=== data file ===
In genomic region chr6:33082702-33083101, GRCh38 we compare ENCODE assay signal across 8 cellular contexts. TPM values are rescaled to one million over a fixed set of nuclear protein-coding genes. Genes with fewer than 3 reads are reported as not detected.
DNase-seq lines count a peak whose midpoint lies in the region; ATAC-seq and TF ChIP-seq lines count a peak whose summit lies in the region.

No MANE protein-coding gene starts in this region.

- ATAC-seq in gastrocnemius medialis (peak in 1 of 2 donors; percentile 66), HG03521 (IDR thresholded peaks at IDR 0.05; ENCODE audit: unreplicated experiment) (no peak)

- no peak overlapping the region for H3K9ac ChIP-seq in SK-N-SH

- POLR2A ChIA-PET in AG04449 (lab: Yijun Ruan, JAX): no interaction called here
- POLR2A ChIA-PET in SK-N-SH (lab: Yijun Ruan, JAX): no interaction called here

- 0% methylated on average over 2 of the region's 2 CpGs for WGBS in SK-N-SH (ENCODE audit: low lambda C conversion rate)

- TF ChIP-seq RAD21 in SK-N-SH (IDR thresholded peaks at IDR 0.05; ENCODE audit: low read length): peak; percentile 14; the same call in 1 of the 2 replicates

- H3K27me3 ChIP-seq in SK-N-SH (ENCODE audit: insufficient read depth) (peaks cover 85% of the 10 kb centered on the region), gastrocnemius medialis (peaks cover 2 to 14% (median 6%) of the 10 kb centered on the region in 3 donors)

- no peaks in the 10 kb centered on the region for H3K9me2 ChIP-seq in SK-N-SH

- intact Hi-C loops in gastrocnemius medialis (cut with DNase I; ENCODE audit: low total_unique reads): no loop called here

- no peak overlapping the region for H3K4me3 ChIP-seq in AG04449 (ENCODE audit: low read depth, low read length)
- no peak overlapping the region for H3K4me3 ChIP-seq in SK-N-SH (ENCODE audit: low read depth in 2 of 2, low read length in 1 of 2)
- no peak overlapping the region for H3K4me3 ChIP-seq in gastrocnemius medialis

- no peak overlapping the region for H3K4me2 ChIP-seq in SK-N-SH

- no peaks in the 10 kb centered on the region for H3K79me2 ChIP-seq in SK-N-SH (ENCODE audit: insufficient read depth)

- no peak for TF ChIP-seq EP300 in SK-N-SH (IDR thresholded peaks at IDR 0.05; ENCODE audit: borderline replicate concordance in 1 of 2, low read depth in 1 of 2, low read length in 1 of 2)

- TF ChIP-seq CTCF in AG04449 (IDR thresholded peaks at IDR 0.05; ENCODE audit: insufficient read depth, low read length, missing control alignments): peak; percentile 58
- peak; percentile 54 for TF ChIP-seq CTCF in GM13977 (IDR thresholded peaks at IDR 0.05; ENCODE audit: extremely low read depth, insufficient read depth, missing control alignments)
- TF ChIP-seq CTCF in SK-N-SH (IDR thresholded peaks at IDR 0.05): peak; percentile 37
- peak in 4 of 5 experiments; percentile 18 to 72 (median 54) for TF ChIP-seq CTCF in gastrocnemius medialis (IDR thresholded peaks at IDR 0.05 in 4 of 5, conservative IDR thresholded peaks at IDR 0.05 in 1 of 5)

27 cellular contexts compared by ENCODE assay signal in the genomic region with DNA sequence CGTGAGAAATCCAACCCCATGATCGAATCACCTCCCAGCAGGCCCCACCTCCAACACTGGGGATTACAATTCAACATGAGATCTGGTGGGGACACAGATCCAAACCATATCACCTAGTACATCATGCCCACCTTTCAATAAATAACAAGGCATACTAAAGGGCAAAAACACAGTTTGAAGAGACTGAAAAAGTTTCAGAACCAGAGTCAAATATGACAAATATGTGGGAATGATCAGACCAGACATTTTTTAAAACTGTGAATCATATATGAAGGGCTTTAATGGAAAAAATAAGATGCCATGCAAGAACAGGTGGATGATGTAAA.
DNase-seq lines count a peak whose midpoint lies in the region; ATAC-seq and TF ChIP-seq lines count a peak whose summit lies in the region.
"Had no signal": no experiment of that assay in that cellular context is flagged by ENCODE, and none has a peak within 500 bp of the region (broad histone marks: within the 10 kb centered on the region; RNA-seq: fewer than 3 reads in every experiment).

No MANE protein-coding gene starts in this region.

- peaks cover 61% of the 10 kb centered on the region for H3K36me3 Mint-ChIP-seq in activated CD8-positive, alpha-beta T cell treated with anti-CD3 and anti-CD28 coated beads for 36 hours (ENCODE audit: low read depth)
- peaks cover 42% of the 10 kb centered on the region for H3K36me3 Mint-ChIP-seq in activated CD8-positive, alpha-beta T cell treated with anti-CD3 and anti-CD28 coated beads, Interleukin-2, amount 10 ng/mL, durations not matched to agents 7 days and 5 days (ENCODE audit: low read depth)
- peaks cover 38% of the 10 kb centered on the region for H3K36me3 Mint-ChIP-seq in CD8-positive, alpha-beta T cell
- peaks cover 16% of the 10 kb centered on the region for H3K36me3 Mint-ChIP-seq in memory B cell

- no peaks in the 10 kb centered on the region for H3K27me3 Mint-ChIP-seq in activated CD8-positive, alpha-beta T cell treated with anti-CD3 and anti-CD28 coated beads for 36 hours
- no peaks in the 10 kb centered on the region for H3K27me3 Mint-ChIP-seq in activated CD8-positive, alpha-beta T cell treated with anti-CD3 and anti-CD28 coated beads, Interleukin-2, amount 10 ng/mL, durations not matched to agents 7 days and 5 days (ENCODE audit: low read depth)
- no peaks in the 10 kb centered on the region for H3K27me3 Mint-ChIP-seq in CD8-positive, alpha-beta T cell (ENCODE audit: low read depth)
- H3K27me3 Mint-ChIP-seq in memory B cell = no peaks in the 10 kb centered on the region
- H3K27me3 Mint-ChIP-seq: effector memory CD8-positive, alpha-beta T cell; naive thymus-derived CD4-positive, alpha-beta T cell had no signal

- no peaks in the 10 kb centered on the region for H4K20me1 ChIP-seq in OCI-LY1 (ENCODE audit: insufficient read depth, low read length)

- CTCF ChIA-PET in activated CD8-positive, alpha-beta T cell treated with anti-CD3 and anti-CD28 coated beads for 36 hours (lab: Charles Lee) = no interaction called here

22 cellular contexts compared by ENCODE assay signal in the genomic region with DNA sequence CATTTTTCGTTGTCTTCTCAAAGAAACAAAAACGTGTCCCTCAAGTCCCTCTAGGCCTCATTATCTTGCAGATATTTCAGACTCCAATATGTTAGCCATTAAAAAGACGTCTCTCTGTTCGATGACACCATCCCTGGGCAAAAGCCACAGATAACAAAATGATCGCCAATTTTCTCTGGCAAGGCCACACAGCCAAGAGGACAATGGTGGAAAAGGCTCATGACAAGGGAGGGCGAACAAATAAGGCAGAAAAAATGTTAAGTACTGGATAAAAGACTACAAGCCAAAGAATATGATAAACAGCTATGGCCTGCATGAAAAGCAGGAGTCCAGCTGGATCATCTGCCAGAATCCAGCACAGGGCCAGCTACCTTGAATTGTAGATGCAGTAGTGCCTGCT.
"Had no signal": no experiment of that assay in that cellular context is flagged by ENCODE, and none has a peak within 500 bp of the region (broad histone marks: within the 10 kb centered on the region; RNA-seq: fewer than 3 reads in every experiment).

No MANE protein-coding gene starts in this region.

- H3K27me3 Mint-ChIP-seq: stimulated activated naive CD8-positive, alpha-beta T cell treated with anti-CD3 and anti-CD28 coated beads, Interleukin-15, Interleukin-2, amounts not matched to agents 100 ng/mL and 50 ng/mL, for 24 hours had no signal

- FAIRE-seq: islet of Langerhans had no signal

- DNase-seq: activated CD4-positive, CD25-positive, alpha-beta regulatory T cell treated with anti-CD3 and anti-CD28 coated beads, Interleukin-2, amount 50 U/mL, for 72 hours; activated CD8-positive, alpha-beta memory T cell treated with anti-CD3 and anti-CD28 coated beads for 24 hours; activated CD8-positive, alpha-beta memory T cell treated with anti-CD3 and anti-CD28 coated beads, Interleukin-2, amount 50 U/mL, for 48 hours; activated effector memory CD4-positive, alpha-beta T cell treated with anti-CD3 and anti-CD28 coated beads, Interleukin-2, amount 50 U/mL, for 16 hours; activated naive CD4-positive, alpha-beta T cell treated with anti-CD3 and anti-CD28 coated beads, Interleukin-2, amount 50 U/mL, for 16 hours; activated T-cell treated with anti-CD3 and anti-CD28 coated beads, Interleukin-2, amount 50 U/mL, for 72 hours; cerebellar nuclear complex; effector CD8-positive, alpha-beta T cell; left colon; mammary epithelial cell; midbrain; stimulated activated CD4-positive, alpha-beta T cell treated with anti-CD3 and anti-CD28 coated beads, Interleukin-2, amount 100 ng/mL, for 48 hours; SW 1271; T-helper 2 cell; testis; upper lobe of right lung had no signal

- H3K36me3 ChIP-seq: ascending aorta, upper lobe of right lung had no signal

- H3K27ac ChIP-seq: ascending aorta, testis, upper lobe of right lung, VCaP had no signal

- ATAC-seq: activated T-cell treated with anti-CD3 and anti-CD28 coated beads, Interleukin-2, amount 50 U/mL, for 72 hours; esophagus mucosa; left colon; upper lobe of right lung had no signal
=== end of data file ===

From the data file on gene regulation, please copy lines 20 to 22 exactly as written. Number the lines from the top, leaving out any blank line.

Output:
- peak; percentile 54 for TF ChIP-seq CTCF in GM13977 (IDR thresholded peaks at IDR 0.05; ENCODE audit: extremely low read depth, insufficient read depth, missing control alignments)
- TF ChIP-seq CTCF in SK-N-SH (IDR thresholded peaks at IDR 0.05): peak; percentile 37
- peak in 4 of 5 experiments; percentile 18 to 72 (median 54) for TF ChIP-seq CTCF in gastrocnemius medialis (IDR thresholded peaks at IDR 0.05 in 4 of 5, conservative IDR thresholded peaks at IDR 0.05 in 1 of 5)